IN THE PHOTO: U.S. Sen. Jim Inhofe (R-Okla.) recently attended the 2011 National Community Schools Awards Ceremony to honor Roy Clark Elementary in Tulsa, Okla., the recipient of the 2011 Community Schools National Award for Excellence, for their continued success in the classroom. “Today, I recognize the educators at Roy Clark Elementary for their dedicated service to teaching our youth,” said Inhofe. “This prestigious award showcases our teachers’ efforts to hold its young students to high academic standards. This is imperative for every student and their future success. I applaud the hard work by the educators at Roy Clark Elementary and their continued efforts to ensure the progress of all students.”
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Gretchen Haas-Bethell, Executive Director of Communications
Union Public Schools
May 19, 2011 — It was a dream and a prediction come true for Roy Clark Elementary Principal Theresa Kiger who celebrated with her staff Monday after winning a National Award of Excellence from the Coalition for Community Schools. Union’s Clark Elementary was named one of only three schools recognized across the nation this year. Kiger and Superintendent Dr. Cathy Burden will pick up the award June 16 in Washington, D.C.
Surrounded by staff, Union administrators, and representatives of the Tulsa Area Community Schools Initiative (TACSI), Kiger congratulated her staff. “I shared with you 10 years ago that one day we would be a National Community School and, thanks to everyone’s hard work, we have been named a national winner!”
The Coalition for Community Schools established the national awards program to highlight the effectiveness and efficiency of schools, such as Clark Elementary, which has been a community school since 2005.
In notifying Union, a coordinator with the Coalition for Community Schools Institute for Educational Learning, Maame Ameyaw, wrote, “We are proud to be presenting this award to a school with such a strong focus on results and partnerships as well as providing an engaging curriculum for all of your students.”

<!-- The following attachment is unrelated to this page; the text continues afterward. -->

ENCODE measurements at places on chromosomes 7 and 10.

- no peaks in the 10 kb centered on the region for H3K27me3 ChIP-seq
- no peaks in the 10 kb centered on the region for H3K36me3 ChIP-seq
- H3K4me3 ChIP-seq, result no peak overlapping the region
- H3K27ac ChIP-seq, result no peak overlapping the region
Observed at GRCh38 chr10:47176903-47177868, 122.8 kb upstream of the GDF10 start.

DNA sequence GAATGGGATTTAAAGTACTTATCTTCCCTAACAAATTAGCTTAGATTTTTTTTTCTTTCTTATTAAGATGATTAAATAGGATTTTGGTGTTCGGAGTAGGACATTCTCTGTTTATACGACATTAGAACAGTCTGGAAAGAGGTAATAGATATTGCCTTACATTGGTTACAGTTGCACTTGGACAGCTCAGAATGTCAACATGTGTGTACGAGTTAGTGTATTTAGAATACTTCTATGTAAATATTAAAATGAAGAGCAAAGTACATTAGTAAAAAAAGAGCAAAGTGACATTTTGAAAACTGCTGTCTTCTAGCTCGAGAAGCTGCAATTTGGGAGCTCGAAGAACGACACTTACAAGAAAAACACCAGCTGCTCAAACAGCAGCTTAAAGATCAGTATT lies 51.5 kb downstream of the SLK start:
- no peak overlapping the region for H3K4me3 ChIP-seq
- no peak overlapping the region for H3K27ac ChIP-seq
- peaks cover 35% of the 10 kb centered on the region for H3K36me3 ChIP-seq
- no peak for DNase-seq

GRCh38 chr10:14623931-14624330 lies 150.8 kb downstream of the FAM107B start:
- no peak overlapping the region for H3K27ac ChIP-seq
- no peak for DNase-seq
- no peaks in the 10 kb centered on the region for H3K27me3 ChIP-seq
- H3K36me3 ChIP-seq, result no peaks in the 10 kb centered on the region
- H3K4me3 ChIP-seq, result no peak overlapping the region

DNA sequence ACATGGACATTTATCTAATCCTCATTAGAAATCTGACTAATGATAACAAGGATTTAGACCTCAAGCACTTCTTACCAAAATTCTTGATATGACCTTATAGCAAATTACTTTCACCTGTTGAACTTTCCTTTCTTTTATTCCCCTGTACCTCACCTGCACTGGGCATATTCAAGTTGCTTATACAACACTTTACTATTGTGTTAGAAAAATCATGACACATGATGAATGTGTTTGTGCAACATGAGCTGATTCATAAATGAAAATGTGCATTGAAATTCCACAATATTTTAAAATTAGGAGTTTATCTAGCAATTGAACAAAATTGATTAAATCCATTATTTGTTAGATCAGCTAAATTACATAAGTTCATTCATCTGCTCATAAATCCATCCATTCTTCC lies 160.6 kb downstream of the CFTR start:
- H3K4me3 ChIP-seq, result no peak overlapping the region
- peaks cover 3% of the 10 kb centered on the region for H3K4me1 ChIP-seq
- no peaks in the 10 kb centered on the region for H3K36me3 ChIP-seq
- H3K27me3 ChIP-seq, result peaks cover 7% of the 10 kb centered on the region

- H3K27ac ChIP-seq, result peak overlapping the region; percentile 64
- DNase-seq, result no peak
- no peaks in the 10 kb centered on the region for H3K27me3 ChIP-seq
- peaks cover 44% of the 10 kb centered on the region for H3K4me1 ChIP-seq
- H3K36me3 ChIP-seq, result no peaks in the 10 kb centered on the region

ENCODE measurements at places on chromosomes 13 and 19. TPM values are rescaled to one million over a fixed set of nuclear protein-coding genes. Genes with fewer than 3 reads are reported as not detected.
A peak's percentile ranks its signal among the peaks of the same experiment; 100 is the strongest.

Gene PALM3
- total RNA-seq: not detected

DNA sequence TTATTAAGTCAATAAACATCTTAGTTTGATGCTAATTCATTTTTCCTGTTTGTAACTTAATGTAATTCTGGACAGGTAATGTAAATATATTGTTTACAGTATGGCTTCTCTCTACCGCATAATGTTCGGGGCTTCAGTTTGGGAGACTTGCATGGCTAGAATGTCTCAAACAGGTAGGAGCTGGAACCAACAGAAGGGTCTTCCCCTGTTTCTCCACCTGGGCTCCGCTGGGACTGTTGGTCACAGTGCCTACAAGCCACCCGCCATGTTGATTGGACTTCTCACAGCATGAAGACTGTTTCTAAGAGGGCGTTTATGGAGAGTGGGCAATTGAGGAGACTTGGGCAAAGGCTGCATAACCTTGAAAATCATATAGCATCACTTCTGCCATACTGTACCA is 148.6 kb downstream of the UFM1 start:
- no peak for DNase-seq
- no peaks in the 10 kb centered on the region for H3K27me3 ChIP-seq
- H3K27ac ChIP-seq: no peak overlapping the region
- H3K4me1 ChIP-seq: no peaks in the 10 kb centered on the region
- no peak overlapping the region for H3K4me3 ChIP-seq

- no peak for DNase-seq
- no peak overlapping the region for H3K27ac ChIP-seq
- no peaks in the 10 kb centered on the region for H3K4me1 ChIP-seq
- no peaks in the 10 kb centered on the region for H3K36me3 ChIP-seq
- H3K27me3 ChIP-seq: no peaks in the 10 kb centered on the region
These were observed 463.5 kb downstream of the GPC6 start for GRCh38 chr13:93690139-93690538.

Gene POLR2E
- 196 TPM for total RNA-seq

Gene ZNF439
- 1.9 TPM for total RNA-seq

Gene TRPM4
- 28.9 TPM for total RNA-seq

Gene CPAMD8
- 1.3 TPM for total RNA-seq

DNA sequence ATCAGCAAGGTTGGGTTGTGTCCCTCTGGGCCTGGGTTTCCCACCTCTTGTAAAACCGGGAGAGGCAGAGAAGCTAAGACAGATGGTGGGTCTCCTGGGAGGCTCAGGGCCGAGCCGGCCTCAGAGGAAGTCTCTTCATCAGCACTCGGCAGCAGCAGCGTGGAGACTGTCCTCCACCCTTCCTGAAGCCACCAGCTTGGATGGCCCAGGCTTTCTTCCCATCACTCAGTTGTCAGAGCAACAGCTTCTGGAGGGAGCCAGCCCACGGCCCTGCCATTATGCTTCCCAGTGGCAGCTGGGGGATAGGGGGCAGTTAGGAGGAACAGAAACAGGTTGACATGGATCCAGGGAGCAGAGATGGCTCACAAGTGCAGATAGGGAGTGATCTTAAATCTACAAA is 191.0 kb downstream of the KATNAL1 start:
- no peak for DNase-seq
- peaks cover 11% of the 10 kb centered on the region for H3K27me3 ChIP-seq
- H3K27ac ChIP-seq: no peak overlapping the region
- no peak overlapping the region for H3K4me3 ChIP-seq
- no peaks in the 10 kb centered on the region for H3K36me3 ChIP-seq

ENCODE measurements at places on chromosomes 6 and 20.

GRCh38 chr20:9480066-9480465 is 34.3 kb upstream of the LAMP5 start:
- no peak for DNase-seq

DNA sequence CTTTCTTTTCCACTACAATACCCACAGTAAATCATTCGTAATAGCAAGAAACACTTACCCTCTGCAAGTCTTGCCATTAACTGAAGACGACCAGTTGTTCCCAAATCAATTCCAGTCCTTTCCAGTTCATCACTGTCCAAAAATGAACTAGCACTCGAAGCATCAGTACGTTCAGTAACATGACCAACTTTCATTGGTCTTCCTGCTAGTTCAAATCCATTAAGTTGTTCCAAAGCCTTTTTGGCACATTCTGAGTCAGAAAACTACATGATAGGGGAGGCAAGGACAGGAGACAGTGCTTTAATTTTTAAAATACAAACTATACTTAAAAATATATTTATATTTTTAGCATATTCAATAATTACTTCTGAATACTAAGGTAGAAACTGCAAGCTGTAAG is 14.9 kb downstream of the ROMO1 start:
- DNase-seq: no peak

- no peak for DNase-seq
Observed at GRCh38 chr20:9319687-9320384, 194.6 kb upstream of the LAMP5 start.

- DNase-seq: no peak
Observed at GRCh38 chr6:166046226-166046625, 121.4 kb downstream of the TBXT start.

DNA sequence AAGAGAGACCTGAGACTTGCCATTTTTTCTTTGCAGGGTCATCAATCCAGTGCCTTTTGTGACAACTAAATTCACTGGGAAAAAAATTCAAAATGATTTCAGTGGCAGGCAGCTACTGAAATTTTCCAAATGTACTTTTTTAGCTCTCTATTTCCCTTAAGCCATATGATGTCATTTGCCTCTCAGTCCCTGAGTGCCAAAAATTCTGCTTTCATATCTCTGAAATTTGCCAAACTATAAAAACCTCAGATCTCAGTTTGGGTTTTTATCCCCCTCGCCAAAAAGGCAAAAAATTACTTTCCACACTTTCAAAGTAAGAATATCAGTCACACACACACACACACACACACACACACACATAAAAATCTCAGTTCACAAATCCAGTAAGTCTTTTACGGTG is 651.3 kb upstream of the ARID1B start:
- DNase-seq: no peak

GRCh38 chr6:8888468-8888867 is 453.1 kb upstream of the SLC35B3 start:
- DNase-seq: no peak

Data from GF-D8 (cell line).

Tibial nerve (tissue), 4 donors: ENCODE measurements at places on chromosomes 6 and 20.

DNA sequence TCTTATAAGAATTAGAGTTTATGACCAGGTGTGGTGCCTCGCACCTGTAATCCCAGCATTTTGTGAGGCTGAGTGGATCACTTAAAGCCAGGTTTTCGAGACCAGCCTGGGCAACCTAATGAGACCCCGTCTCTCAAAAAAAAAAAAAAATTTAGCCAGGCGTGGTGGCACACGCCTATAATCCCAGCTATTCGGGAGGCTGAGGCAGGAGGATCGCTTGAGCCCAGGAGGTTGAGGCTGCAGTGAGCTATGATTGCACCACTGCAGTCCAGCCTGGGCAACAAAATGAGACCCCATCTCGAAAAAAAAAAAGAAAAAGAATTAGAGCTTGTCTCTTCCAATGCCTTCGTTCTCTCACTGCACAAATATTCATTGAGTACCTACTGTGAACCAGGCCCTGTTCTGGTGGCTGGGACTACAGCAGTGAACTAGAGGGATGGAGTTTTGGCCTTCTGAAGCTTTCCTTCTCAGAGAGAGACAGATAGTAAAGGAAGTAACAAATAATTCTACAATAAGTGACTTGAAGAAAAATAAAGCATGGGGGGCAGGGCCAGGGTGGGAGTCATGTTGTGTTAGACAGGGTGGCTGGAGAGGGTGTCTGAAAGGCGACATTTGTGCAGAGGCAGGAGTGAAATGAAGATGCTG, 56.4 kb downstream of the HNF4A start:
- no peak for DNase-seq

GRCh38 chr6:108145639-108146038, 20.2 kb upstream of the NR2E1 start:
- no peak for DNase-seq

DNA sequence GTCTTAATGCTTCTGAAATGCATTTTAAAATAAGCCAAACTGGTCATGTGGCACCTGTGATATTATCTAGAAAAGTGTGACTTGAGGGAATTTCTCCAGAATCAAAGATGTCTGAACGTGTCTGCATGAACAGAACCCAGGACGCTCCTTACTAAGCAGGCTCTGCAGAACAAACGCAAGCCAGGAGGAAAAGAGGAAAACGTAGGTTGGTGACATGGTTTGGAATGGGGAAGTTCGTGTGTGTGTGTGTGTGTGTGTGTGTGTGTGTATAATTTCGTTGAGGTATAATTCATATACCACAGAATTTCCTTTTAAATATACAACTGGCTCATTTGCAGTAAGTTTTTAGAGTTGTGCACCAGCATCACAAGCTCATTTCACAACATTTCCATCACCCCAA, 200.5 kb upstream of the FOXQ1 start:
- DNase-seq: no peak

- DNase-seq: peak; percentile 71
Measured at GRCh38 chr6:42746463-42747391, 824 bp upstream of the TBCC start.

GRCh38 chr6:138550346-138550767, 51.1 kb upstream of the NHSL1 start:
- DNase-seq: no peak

Clark has partnerships with agencies and organizations including TACSI, the YMCA, Junior Achievement, local businesses, community groups, neighborhood organizations, and other schools. It also provides on-site healthcare services through a partnership with OU Community Health and hosts imaginative after-school activities that engage students. Staff, parents, and volunteers provide outreach services in the community as well as facilitate connections between families and social services they may need.
Clark Elementary School’s accomplishments include:
Kiger said, “One unique aspect of the Community Schools program is the absence of a single partner model. Rather, community support comes from more than 30 partners working to optimize learning conditions. Serving the whole child defines the culture of Clark, and our staff exemplifies a learning community invested in success for all of our students.
“Looking at the accomplishments we have made since becoming a Community School five years ago, we have seen effective instruction, high expectations, results-based planning, engaged learning, and incredible student success,” said Kiger.
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Tulsa World story, 6/15/2011:
By KIM ARCHER World Staff Writer
Union's Roy Clark Elementary Principal Theresa Kiger remembers when the school first got a grant to bring in fresh fruits and vegetables for breakfasts and lunches.
"Many children had not ever tried fresh fruits and vegetables," Kiger said. "They were gnawing on the banana skins because they didn't know how to peel them."
As a community school, nutrition is just one of many areas the school addresses to break down barriers so students can achieve academic success.
Clark was recently named a 2011 National Community School, one of only three in the country to be honored by the national Coalition for Community Schools in Washington, D.C. The two other schools are Ethel Taylor Academy in Cincinnati and Glencliff High School in Nashville, Tenn.
All three schools will be recognized at a national awards ceremony Thursday in the nation's capital.